Garth sighed and stood to his feet, pushing open the bedroom door and trudging down the hallway towards the small cottage’s kitchen.
“Gods damn it, Beth, what is it?” he said. A blanket of warm air enveloped the thin man as he entered the kitchen. By the window, his steely-haired wife stood with crossed arms, gazing beyond. Garth crossed the room to stand beside her.
“There’s someone out there,” Beth said, tapping on the window. In the distance, Garth strained to make out a dark figure in the fields beyond, the dim evening light shielding much more than an outline from view.
“Ach, can’t we leave it? The knee’s acting up again and—” Beth fixed her husband with a glare and a raised eyebrow, stopping his excuse dead in its tracks. Garth sighed.
“Let me get my boots.”
Shutting the farmhouse’s door, Garth pulled his collar up and began trudging towards the figure in the distance, leaning on his cane for support. It was difficult to determine any information about the figure, the evening mist obscuring anything more than its outline. In the far distance, the Black Tower’s ominous silhouette loomed, a dark mark over the village of Adara.
After a few minutes of slow walking, Garth could see the silhouette must belong to a tall man indeed, at least six or seven feet by the farmer’s judgement. Perhaps not even a man — elf, or drake, maybe. He gripped his cane tighter. Crossing to a stile, Garth clambered slowly over the fence into the field the figure stood in, and called out to the silhouette in the distance.
There was no response from the man in black.
Garth pressed onwards, his stick offering less purchase in the soft soil.
“No more than a hundred paces, you’ll be alright,” he thought to himself. Pushing onwards, the mist parted and Garth stopped. The figure could now clearly be seen stood next to the big chestnut, at the other side of the field, at least twice as far as his initial reckoning.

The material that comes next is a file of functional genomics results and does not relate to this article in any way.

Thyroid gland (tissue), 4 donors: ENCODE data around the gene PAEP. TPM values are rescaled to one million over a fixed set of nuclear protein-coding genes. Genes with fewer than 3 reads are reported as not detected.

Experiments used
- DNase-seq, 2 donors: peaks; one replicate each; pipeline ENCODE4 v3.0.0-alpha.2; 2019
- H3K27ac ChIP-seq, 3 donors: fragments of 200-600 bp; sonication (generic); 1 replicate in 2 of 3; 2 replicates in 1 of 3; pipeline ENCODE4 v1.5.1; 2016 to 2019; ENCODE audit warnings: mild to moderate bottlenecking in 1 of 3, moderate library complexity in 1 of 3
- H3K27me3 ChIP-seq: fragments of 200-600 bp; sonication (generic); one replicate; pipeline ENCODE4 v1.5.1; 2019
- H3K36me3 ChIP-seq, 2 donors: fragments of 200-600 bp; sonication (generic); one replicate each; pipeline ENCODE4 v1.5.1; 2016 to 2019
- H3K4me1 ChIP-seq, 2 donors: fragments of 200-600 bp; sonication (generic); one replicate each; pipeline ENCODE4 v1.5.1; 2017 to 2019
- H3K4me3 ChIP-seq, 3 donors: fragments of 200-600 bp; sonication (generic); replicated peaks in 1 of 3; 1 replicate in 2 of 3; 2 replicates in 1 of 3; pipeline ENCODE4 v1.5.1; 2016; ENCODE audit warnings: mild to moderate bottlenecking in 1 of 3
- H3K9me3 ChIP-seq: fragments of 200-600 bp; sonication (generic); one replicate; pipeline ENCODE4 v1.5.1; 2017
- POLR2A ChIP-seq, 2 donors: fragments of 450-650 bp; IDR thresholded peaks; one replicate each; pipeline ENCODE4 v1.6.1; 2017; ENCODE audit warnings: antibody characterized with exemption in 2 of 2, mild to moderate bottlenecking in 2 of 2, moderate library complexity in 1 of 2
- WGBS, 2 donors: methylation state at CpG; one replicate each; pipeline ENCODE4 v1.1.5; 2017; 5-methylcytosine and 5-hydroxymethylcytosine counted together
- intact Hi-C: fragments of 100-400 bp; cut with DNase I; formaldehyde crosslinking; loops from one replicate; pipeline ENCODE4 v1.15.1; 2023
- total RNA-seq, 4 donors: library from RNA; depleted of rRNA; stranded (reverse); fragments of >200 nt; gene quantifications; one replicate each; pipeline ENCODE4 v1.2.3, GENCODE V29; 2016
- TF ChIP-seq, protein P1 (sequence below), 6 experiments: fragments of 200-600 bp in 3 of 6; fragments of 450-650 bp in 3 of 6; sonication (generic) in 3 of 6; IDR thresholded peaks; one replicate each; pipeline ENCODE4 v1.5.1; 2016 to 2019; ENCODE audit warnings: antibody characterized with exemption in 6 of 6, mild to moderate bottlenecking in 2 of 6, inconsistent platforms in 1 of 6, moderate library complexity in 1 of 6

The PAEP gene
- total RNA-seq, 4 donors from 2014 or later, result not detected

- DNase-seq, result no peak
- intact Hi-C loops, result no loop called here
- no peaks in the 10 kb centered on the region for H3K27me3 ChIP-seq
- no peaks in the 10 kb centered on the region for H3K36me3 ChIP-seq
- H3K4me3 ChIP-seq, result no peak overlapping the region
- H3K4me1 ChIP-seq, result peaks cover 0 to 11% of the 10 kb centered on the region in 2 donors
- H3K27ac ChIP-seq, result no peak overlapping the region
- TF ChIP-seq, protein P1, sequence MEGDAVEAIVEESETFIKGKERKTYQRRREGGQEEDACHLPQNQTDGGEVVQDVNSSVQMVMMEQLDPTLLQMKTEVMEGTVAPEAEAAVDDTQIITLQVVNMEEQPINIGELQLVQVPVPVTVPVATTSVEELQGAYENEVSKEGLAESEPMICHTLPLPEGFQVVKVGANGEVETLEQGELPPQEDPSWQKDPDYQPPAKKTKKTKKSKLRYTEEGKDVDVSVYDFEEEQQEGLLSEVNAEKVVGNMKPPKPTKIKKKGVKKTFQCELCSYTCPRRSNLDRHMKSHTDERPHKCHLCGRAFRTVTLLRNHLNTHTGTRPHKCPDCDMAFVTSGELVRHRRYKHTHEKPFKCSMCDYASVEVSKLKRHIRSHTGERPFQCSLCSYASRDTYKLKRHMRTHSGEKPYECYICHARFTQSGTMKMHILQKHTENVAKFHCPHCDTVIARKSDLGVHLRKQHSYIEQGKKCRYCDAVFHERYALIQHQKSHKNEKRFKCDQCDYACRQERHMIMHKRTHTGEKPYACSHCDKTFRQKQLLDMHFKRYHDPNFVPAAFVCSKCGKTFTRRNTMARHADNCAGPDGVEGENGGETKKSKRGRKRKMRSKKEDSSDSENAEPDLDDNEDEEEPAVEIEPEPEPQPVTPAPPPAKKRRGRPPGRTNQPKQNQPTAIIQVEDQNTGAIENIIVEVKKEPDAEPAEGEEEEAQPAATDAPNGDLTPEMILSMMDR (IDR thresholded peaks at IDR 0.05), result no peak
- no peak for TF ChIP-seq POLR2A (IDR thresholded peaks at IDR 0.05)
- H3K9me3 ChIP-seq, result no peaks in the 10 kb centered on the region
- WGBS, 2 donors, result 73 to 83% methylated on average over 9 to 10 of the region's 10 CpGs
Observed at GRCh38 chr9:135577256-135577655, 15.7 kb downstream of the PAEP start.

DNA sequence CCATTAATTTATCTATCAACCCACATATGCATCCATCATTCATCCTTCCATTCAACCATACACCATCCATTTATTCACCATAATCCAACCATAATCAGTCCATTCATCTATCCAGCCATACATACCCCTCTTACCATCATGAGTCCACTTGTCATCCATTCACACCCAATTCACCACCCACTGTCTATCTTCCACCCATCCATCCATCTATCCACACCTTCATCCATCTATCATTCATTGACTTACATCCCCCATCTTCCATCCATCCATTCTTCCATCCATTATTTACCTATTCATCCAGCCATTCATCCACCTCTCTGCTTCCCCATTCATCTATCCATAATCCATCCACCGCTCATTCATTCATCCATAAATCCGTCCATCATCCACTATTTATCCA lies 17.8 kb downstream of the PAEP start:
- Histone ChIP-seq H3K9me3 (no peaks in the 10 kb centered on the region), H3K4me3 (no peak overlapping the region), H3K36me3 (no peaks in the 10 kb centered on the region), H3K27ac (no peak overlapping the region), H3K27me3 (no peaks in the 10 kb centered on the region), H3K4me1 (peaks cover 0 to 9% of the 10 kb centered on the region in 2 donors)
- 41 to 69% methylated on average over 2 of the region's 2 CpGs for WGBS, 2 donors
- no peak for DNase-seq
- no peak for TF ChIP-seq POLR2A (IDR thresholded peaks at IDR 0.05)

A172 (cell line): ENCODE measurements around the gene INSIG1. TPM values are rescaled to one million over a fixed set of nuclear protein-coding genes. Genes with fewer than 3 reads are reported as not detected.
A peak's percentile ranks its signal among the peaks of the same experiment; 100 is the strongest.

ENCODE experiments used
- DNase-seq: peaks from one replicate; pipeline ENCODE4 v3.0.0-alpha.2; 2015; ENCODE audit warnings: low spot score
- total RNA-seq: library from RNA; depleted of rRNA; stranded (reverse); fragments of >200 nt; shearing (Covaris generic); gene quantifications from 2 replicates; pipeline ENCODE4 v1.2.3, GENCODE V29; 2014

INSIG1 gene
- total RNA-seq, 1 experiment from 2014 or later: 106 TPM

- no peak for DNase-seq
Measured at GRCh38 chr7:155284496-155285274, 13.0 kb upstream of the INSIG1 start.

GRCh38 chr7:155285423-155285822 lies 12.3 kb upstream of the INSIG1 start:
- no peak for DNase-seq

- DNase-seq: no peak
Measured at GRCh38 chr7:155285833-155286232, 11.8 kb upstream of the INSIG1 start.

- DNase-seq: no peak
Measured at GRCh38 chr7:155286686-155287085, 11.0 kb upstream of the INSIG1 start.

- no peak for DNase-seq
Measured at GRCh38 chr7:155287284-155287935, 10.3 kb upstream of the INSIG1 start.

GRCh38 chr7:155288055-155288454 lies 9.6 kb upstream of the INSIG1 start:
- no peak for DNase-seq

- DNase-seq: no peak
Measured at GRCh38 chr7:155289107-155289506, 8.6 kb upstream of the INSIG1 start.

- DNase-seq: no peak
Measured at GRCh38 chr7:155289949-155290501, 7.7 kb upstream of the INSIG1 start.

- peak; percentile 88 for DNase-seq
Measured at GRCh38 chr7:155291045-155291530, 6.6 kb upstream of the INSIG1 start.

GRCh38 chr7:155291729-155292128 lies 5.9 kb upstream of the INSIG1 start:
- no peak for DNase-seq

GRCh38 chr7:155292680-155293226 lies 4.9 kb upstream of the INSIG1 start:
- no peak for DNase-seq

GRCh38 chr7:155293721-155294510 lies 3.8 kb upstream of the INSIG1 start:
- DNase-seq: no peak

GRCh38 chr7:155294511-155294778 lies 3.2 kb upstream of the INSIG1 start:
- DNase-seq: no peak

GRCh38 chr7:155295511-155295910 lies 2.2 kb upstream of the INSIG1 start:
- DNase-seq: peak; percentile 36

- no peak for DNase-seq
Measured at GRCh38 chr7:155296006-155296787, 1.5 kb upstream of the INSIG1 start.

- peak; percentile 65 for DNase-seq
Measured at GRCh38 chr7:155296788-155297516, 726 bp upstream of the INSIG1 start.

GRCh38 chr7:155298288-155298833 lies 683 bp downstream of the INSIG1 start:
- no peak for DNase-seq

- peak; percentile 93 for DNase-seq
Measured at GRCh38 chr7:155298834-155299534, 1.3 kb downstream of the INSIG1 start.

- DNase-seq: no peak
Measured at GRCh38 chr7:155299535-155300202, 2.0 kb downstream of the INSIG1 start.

A tall man indeed.
With a deep breath, Garth pressed on, his knuckles bone white around his cane. After a hundred or so paces, he called out again.
The figure turned, and Garth could see a flash of pale skin under a black hood. The man began to move towards him, taking long, slow strides. Garth stopped and leaned on his cane, his hand shaking. The figure closed the distance between them in only a few moments, until Garth stood before a black robed figure standing fifteen feet tall. From under its shadowy hood, the farmer could see five eyes, glinting in the evening’s setting sun. He gripped his cane tight before speaking.
“Hail, friend. What…what brings you here? This is…” He swallowed. “This is private property, you know.”
The tall figure drew back its hood and leaned forward, bringing its pale face level with Garth’s. Five green eyes adorned a noseless face, and jagged crenellations ran across the top of its head like a sinister mountain range. It’s thin, arched lips were silent.
“Can I…help you with anything, sir? If not I’ll have to ask you to…move along,” Garth said, successfully keeping his voice from shaking.
“Where is Seaworth?” whispered the figure.
“Seaworth? I…we’ve…we’ve no Seaworths here, sir, I—”
A long, slender hand grasped Garth by the neck, lifting him from the ground. The green glare it fixed Garth with felt as if it was looking into his very soul.
“Where is the Hand?”
“I…don’t know what you’re…talking…about,” he gasped as the figure’s grip tightened around his throat. He clawed at the pale hand as its owner gave a disturbing smile.
“Adventurers. The wizard.”
With a reddening face, Garth tried to gasp something out.
He raised a wizened finger, pointing towards the dark spire, standing solitary in the distance. The tall figure turned its head, then there was a crunching noise followed by a wet thud as Garth landed lifelessly in the mud, eyes still bulging in their sockets.